Do you trust the people you buy from? The importance of building rapport to increase quality enquiries.

I was talking with a business connection the other day about the importance of building rapport to develop healthy relationships, both socially and professionally. Simply put, we are more inclined to engage with people we like and trust.

We tend to buy from people or companies that we trust. Of course, it goes both ways – people are only likely to invest with us and our organisation if they believe we can deliver.

So, if you want to get people on board – be it for your charity fundraiser, to sign-up to your sports club or to get quality business leads – it helps to strengthen connections.

As an example, I’ve talked about my keen interest in martial arts and have seen how it has increased interactions tenfold and led to interesting conversations.

In turn, I’ve have helped my respective Tang Soo Do and Taekwondo clubs build rapport and credibility through sharing stories – ranging from human interest to talking about the various benefits of the arts – which has helped celebrate their achievements, boost morale and increase membership.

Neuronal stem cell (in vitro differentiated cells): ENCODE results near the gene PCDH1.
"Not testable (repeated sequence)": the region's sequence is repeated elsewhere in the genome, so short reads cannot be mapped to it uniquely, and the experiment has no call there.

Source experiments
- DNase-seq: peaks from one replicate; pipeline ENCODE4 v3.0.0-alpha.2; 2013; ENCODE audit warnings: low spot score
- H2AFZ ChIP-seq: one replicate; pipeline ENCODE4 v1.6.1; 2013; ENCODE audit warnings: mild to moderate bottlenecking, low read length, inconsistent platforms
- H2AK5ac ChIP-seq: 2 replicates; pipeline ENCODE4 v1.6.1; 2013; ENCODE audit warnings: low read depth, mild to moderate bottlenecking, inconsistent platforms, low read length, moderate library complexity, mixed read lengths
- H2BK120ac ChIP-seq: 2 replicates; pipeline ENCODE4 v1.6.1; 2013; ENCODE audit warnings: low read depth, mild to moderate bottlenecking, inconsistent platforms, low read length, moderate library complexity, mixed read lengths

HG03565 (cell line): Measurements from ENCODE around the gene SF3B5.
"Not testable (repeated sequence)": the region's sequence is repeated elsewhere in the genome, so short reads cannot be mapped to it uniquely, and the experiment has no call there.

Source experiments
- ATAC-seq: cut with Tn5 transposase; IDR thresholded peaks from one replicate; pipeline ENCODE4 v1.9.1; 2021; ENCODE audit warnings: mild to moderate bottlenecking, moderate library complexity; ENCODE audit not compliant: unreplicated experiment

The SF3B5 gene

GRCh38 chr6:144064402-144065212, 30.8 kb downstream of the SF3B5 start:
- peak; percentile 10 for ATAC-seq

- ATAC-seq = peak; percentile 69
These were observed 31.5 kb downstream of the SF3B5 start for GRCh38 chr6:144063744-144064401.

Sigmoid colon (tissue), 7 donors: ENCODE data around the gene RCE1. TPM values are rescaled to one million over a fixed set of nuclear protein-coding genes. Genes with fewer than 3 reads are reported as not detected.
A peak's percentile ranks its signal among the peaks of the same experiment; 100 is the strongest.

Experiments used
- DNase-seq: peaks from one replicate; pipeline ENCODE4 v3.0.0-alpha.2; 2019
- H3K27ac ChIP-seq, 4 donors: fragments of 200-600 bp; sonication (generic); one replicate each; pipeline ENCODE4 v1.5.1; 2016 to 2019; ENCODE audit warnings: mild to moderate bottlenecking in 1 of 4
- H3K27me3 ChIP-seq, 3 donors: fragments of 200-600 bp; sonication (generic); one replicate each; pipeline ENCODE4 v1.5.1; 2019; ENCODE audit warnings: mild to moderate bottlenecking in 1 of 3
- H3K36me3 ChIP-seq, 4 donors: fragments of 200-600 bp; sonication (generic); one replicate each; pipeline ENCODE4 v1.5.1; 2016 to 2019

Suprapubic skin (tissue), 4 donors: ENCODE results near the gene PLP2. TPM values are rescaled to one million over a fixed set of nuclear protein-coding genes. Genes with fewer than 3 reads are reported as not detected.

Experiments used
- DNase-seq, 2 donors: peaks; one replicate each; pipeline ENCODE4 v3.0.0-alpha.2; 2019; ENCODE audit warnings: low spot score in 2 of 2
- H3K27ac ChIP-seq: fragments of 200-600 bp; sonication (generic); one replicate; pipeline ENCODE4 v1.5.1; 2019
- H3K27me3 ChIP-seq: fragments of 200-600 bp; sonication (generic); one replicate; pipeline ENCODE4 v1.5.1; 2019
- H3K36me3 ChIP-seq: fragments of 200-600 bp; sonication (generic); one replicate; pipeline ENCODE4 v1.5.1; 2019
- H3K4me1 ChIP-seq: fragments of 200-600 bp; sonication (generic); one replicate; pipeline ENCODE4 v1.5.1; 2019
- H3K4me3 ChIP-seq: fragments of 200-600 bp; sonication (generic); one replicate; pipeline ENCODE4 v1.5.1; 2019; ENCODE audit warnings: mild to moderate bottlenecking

Let me share some of the stories, which may give you ideas to support your respective club, business or charity. But first, let me tell you a little about my inspiration.

My inspiration

I took up martial arts a few years ago and find it’s a great way to exercise, de-stress and have fun. I loved watching martial arts films when I was growing up – including with the greats such as Jackie Chan, Bruce Lee and Cynthia Rothrock. And last summer, I had the privilege to meet my hero, Rothrock, who was breaking barriers for women in the industry back in the 1990s.

With Cynthia Rothrock, ‘Queen of Martial Arts’.

During the same seminar at Jamie Woodland’s Black Belt Academy, I also met the legend, Bill ‘Superfoot’ Wallace, known for his fast left leg kicks. He focused on his left leg following an injury to his right knee.

With Bill ‘Superfoot’ Wallace.

They were both incredible. To my mind, they embody the tenets of some of the traditional arts, such as perseverance, self-control and indomitable spirit.

Others have inspired and motivated me within my clubs. Passionate and dedicated, they help others to become the best they can. They often talk about the mental, physical and general wellbeing aspects of martial arts and how it has helped them during difficult times.

Human interest stories

Human interest stories tend to focus on personal experiences, rather than news value. A good story may elicit empathy and motivate people to act. With this in mind, we have shared their stories of overcoming adversity, achieving against the odds and the inspiration behind their continued commitment.

Firstly, Mitch Hopes, told the story of how his late mother had encouraged him to sign-up to the Korean based martial art Tang Soo Do when he was bullied at school. He has gone on to become a World Champion and has dedicated his trophy haul to his mum. And he enjoyed his first TV appearance – thanks to the team at ITV.